Aside: these days I live in Cornerstone and use a variety of text editors rather than Coda or Espresso.) In the end, my favorite app from that bundle turned out to be Acorn, which I had almost no interest in. I should add that Acorn also has problems — indeed, I think I email a new bug report or gripe to the developer every other day… Then, as I mentioned the other day, that bundle also includes The Hit List, which I’ve just started using (in fact it’s become one of the apps I “live” in), so that bundle has paid for itself several times over.

My reason for buying this bundle is really the Monkey Island game (which I probably won’t have time to play). But after downloading the bundle apps, the one that really impresses me is Flow. I remember a while back when Transmit first came out — Panic did a good job of publicity and so (noticing it had a nice icon) I decided to give it a shot, fully expecting to delete it immediately. After all, I already owned Anarchie (or whatever the frack it’s called these days) — The Best FTP Client In The World™ — right? And FTP isn’t exactly rocket science, what can this new app add? Well, turns out the answer was “not quite enough”. I played with Transmit long enough to decide it wasn’t quite up there, emailed some suggestions to their email address, and went back to “work” (those were the days!).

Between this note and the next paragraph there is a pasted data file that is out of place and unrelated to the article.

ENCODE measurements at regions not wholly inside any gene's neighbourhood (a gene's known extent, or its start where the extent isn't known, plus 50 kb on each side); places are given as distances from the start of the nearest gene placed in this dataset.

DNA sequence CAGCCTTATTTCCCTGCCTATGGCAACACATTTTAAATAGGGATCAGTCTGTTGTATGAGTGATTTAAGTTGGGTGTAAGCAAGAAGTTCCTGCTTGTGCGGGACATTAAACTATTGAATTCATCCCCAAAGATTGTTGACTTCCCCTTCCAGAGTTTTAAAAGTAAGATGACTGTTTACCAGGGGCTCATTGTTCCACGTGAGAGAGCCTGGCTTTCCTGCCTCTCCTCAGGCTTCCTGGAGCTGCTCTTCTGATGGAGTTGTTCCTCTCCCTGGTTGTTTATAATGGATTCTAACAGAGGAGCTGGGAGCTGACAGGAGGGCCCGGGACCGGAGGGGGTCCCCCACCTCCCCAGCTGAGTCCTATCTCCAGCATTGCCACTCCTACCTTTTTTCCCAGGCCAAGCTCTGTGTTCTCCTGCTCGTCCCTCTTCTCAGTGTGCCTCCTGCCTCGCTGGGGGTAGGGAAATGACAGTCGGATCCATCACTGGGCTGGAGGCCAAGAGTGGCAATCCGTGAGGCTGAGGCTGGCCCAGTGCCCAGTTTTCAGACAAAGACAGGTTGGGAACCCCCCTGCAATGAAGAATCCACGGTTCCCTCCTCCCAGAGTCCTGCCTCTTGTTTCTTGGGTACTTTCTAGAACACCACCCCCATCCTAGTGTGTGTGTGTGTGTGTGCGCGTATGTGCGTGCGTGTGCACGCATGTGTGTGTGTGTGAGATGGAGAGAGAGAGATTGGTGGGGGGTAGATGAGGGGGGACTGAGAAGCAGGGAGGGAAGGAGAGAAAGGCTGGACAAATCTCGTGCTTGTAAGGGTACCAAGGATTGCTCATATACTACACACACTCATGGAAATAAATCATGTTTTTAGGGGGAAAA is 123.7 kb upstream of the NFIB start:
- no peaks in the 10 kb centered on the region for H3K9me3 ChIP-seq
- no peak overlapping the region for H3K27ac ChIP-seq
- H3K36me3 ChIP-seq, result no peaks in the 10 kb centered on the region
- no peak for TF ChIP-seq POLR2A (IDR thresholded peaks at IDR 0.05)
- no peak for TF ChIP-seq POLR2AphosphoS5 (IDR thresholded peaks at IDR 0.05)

Of course, within minutes Cabel Sasser had responded to my emails (at what must have been a very odd hour), and within months Transmit had most of the new functionality I’d suggested along with a loyal user and evangelist (I think the big big that I wanted Transmit — and FTP clients in general — to do was transparently modify a test file on the server, get its modification timestamp, figure out what the time difference between Here and There is, and deal with file replacement accordingly. I once made this point at a Macromedia conference in Sydney which got a standing ovation from the audience and completely perplexed the (American) presenter. I don’t think anyone has actually done this yet, it’s very annoying. It was even more annoying back then as I lived in Australia and maintained websites on US-based servers, so timestamps were often very misleading.)

OK, what was I talking about? Oh, that’s right Flow.

Flow is a new(ish) FTP (SFTP, WebDAV, Amazon S3, etc.) client for the Mac. Its design goal appears to be to make remote servers behave as much like your local hard disk as possible, with additional — very thoughtful — goodies such as letting you bookmark a folder on a server and set it up to automatically copy the URLs of uploaded items to the clipboard. So far, my only problem with Flow is the way it morphs the sidebar from a set of local bookmarks to a local file hierarchy. I’m not exactly sure how to do what Flow is doing better, but it seems like a bit of a kludge.

It also makes me wish that its developer(s) would simply build a complete Finder replacement, since they clearly “get it”.

I think I’ve found my new favorite FTP client. Sorry Panic. (Well, we’ll see how easily I can reprogram my muscles to stop typing “command spacebar T R A N enter”.)